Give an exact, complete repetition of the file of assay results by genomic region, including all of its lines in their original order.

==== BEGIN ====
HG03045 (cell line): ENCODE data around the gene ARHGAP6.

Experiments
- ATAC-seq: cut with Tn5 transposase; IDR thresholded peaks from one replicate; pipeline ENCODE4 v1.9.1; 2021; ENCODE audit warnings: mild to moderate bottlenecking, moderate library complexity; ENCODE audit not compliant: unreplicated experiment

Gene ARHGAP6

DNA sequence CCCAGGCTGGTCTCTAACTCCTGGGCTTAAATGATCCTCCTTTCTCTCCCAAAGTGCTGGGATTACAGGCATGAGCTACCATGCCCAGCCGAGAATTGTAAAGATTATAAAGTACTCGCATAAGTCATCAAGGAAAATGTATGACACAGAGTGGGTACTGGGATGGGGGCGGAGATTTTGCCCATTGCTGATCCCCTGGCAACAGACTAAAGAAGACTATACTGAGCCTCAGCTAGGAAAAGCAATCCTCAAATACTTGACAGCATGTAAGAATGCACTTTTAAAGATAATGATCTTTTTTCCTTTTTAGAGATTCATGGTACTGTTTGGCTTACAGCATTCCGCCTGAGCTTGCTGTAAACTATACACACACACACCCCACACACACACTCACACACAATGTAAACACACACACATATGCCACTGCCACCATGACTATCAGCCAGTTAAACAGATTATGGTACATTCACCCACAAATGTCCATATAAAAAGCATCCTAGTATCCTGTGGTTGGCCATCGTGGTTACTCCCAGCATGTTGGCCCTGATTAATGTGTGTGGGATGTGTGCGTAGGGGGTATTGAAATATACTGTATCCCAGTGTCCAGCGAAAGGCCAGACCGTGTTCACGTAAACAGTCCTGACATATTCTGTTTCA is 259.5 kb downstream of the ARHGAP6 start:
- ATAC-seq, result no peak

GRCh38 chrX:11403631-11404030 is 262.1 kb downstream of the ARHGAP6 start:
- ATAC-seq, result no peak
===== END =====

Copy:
HG03045 (cell line): ENCODE data around the gene ARHGAP6.

Experiments
- ATAC-seq: cut with Tn5 transposase; IDR thresholded peaks from one replicate; pipeline ENCODE4 v1.9.1; 2021; ENCODE audit warnings: mild to moderate bottlenecking, moderate library complexity; ENCODE audit not compliant: unreplicated experiment

Gene ARHGAP6

DNA sequence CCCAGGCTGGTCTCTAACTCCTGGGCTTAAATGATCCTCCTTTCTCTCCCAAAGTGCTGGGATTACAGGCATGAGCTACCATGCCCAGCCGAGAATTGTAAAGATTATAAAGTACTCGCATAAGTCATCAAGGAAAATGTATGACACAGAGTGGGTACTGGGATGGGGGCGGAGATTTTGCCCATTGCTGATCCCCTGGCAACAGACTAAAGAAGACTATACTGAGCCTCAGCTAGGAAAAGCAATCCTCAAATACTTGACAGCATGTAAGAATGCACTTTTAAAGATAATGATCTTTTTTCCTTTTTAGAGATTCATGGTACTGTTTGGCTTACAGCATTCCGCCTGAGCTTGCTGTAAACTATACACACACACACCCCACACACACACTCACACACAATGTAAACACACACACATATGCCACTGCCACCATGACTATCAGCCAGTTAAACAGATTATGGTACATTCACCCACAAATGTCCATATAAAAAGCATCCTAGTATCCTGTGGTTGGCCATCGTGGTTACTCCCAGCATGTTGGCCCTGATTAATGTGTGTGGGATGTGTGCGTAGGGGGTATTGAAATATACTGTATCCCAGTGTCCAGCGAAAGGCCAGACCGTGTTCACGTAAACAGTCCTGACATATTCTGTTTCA is 259.5 kb downstream of the ARHGAP6 start:
- ATAC-seq, result no peak

GRCh38 chrX:11403631-11404030 is 262.1 kb downstream of the ARHGAP6 start:
- ATAC-seq, result no peak